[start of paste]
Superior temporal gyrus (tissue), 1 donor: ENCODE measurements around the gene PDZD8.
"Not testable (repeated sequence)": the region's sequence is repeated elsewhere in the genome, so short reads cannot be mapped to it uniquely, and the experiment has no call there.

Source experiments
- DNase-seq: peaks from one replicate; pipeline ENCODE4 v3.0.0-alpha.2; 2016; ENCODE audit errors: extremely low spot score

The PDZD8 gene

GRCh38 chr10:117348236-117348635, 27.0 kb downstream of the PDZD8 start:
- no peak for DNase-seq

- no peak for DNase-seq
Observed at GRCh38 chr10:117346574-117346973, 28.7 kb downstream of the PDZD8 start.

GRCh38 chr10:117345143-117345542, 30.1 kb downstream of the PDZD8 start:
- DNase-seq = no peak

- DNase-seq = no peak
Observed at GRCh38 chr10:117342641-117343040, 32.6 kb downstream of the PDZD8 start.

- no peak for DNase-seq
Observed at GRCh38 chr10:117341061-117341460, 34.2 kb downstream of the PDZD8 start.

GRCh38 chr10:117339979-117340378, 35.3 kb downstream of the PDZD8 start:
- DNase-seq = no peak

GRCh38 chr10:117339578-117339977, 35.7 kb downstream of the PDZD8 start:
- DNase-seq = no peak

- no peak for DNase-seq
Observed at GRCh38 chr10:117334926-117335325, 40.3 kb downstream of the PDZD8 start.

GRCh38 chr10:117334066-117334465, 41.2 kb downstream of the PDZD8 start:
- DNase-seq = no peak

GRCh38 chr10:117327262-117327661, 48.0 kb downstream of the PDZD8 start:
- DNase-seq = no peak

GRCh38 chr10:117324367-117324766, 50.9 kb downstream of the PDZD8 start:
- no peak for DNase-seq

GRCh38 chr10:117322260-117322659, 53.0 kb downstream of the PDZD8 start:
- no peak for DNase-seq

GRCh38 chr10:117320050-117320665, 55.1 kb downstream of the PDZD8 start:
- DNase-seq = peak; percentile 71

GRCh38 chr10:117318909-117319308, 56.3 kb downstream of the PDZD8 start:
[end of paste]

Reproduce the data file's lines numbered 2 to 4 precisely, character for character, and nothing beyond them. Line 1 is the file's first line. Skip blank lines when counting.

"Not testable (repeated sequence)": the region's sequence is repeated elsewhere in the genome, so short reads cannot be mapped to it uniquely, and the experiment has no call there.

Source experiments
- DNase-seq: peaks from one replicate; pipeline ENCODE4 v3.0.0-alpha.2; 2016; ENCODE audit errors: extremely low spot score